Avoiding Heat Injuries, by Dr. Bob

As it is affecting so many of us right now, seems like a good time to give you some information about heat-related problems and preventing heat stroke and heat exhaustion.
Heat Exhaustion most often occurs when people work or play in a hot, humid place and body fluids are lost through sweating, causing overheating of the body.  Usually a person is dehydrated to some degree, from mild to severely.  The person’s temperature may be elevated, but not above 104 degrees.  Now, most of us can go inside a cool down either in air-conditioned vehicles or homes.  Even the movies are a great cooling spot, (as bad as they are until that ape movie comes out that I want to see…creepy apes).  This will not be so simple WTSHTF.  Again, making some assumptions about TEOTWAWKI that may or may not hold true; but, if there are basements that are underground, usually the temperature there is never really dangerous for heat-related illnesses.  Go there for the worst weather of summer.  Or your favorite cave nearby.  Or Starbucks…oh wait…that won’t work.  Find your cool area now so that you can plan for it if we get this kind of weather next year. (Possibly without a grid power?)

Heat stroke, also referred to as heatstroke or sun stroke, is a life-threatening condition. Your cooling system, controlled by the brain, stops working correctly and body temperature rises to the point at which brain damage or damage to other internal organs may result, usually 105+ degrees.  About 700 people die yearly due to heat-related illness, according to the U.S. Centers for Disease Control and Prevention.  And that’s now with power and air for most of us to spoil ourselves with.  Think of what that number may reach without a grid and a medical system to back us up.

Infants, children under four years old, overweight folks, and the elderly are more likely to have heat stroke, as are those who are taking certain types of medication.  So if you are fat, lose it.  If you are an infant or child, hurry up and get over four before this all “goes down”.  If you are elderly, well, nothing you can really do about that now unless you get some of that swimming pool deal from that old person/alien movie.  If you do, don’t tell my granny cause I don’t want to have to hear about it constantly and watch her dancing around. The short message of this paragraph is pay special attention to little ones and elderly folks in this kind of heat…they might need it more than the rest of us.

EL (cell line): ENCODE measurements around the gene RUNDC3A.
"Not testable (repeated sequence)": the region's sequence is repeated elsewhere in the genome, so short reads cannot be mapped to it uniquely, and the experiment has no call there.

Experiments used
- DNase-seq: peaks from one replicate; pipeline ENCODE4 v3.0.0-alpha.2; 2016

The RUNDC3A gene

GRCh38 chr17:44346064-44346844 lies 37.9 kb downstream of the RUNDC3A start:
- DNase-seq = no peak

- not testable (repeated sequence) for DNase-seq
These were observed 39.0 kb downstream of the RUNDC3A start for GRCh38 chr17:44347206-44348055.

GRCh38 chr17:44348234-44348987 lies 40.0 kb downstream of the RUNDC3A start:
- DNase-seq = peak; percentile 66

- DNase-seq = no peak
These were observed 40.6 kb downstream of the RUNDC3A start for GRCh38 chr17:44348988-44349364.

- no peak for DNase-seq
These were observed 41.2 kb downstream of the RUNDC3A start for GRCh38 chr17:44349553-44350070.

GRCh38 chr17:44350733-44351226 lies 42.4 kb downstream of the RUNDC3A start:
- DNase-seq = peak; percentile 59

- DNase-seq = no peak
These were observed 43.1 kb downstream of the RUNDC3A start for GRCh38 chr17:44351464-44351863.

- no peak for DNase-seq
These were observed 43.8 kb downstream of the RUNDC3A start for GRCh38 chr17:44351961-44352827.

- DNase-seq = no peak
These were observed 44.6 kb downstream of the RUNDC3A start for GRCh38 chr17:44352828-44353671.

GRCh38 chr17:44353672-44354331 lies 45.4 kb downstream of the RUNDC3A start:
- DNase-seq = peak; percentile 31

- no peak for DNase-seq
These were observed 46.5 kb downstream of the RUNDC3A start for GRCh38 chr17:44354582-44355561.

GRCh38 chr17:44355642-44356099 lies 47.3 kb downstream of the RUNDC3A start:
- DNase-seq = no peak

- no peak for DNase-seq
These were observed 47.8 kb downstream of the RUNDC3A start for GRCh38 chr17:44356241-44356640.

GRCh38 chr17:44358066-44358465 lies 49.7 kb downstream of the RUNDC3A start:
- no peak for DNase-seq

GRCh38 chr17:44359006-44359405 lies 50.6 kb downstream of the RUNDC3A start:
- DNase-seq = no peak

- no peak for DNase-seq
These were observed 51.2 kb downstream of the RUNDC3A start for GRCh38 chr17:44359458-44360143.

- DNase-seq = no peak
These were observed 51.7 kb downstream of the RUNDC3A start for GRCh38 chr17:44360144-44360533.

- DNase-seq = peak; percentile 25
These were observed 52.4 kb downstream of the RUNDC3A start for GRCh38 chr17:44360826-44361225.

Heat Exhaustion and Heat Stroke Prevention
Avoidance of heat exhaustion is pretty easy now but may not be WTSHTF.  Your best try is not engaging in strenuous activity in hot, humid environments.  People who are not used to the heat should be particularly careful.  Intersperse periods of rest in a cool environment with plenty of available fluids to drink.  Avoid strenuous activities during the hottest part of the day.  Hydration is key. Fluids will be important every day but on those days 100-fold more so.  Don’t forget electrolytes too, water alone with profuse sweating can cause some electrolyte imbalances in potassium, sodium and chloride that can really get you too.  Best things to do now when it’s really hot or then (WTSHTF) are simple things:

  1. Rest in a cool, shaded area.
  2. Drink cool fluids like water or electrolyte-containing drinks.  Salty snacks are appropriate as tolerated.
  3. Loosen or remove clothing.
  4. Apply cool water to skin.
  5. Do not use an alcohol rub.
  6. Do not give any beverages containing alcohol or caffeine.
  7. If you are treating someone that is overheated with exhaustion or possible heat stroke:
    1. Move the person to a cooler environment, or place him or her in a cool bath of water (avoid drowning the person by watching them, please!)
    2. Alternatively, moisten the skin with lukewarm water and fan the person to blow cool air across the skin.
    3. Give cool beverages by mouth only if the person has a normal ability to swallow.

This is really basic information, but hopefully it helps and may get you thinking seriously about this issue if you currently plan to live out on a trailer in the desert WTSHTF.  You won’t make it in this weather unprotected from this kind of heat.  Try turning off your air for 48 hours and see what kinds of temps you run in your home…it might surprise you how hot it gets fast or how cool your lower level actually stays.  Everyone’s situation is very different so start to plan yours accordingly.  Even you northerners can end up dying of heat stroke when the temp stays above 100 for a couple days, so figure out your preventive strategies now.  And everyone can in theory die from heat stroke if they push themselves without proper cooling.  There’s tough, there’s smart, and there’s alive.  Better to be smart and alive than tough and not.  Stay strong, – Dr. Bob

[JWR Notes: Dr. Bob is is one of the few consulting physicians in the U.S. who dispenses antibiotics for disaster preparedness as part of his normal scope of practice. His web site is: SurvivingHealthy.com.)